Protecting Children From Tobacco Marketing and Sales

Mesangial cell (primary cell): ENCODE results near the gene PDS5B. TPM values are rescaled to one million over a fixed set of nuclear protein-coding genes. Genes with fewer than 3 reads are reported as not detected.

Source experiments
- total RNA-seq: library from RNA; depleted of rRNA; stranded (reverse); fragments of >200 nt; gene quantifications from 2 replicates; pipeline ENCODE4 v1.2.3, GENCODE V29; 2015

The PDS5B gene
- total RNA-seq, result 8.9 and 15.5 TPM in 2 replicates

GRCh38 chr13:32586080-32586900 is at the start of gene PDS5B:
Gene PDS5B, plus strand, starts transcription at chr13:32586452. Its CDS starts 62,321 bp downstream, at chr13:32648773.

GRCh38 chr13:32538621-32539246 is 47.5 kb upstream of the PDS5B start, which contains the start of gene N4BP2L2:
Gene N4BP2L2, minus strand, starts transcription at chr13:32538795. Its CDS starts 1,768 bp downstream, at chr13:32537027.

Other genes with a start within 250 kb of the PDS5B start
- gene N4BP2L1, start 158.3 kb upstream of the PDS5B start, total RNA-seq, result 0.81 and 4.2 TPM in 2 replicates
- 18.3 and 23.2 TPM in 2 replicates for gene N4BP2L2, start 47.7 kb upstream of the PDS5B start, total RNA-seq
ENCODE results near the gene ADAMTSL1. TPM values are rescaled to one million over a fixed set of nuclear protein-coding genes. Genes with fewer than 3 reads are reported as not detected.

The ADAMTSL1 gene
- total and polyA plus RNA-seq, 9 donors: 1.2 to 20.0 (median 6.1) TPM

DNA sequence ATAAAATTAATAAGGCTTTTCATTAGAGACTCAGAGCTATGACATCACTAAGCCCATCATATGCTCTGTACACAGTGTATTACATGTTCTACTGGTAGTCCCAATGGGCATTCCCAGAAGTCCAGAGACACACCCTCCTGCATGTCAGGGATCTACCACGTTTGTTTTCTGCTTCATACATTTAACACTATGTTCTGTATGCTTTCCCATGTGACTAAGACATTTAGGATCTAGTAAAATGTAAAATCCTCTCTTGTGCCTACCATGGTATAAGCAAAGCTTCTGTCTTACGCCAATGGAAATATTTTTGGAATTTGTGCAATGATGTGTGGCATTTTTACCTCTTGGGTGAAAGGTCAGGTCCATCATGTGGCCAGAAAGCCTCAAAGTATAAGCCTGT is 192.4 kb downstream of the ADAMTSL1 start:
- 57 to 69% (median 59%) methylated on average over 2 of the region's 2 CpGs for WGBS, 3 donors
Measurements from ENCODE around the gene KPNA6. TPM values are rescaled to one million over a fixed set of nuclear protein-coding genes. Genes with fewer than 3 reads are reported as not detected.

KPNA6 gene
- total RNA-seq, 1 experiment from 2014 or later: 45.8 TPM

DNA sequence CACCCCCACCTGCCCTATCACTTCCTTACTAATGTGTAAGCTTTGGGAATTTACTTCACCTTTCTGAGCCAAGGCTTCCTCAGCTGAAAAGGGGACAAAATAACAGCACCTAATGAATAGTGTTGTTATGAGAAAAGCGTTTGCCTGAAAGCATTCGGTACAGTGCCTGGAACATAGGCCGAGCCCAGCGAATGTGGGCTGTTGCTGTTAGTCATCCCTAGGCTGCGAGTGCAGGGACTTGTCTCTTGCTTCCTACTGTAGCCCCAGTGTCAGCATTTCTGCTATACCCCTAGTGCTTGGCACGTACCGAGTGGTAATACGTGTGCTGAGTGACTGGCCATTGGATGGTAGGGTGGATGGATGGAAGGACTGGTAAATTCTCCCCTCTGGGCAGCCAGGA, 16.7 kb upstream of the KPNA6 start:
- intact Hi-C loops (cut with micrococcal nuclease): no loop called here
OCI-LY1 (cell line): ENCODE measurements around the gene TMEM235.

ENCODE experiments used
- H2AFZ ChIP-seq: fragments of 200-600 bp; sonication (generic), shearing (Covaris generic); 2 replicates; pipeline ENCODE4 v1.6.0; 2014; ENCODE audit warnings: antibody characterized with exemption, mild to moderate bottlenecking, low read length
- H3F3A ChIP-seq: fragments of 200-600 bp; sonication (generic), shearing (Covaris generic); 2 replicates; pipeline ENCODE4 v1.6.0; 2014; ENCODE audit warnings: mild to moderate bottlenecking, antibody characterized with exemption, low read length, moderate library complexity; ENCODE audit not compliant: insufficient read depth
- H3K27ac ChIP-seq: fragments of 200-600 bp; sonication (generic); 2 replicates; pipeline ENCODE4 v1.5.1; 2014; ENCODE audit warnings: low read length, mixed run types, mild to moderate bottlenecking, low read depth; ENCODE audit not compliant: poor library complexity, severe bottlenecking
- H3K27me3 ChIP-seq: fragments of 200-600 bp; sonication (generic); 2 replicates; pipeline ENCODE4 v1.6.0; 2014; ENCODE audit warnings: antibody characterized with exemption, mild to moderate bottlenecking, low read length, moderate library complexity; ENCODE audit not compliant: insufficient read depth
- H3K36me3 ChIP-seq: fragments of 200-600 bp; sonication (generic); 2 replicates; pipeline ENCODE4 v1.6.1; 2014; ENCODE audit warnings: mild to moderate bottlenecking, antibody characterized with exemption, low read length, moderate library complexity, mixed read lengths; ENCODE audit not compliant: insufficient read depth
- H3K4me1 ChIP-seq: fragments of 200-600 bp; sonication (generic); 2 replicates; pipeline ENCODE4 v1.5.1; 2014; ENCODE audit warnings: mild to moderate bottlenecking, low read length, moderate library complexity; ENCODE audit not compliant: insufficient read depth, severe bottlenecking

Nicotine candy for kids. Cigarette brands for teens. Sounds outrageous, but in the late 1960s and 1970s, according to a series of internal tobacco industry documents leaked to the public, RJ Reynolds, U.S. Tobacco and other tobacco companies were seriously trying to come up with ways to market smoking to children.Even as late as 1984, a leaked RJ Reynolds report identified younger adult smokers, particularly 18-year-olds, as the "critical factor" behind the success of every leading cigarette brand. This proves that the company has long understood the importance of attracting young smokers and appears to contradict the tobacco industry's claim that they only advertise to persuade current smokers to switch brands.These reports come to light at a time when the rate of smoking among youth has reached its highest level in 16 years, according to the Center for Disease Control (CDC). Among eighth graders, smoking rose by one-third in 1995, to nineteen percent of all students at that level. Twenty-eight percent of all tenth graders now smoke.It is clear that the anti-smoking campaigns for kids so highly touted by the tobacco industry are not working. After launching its youth access prevention program, "Action Against Access," Philip Morris has yet to adhere to many of its provisions. Retailers were to be denied merchandising benefits if they were caught selling cigarettes to minors, but when Minnesota Attorney General Hubert Humphrey III gave Philip Morris a list of offenders, the company took no action against any of the retailers. A CDC study shows that underage buyers are able to purchase tobacco products over the counter about seventy-three percent of the time and ninety-six percent from vending machines.In another well-publicized campaign, RJ Reynolds announced that they would suspend billboard advertising for a year. It only took seven weeks from the day of the press release for Joe Camel to return to the tops and sides of buildings. A study published in Health Psychology showed that sudden increases in adolescent smoking coincided with large scale cigarette promotional campaigns, and another study found that children are three times more sensitive to cigarette advertising than adults.The Campaign for Tobacco-Free Kids in Washington D.C. says that the Food and Drug Administration and the government must step in and protect children from tobacco products and tobacco marketing by strengthening existing laws and creating new ones. The group is also trying to get elected officials to stop taking campaign money from tobacco companies."We're asking politicians to stop trading our kids' lives for tobacco money," says William Novelli, President of the Campaign. "We're urging voters to tell their elected officials that our kids are not for sale, and to stop taking tobacco cash."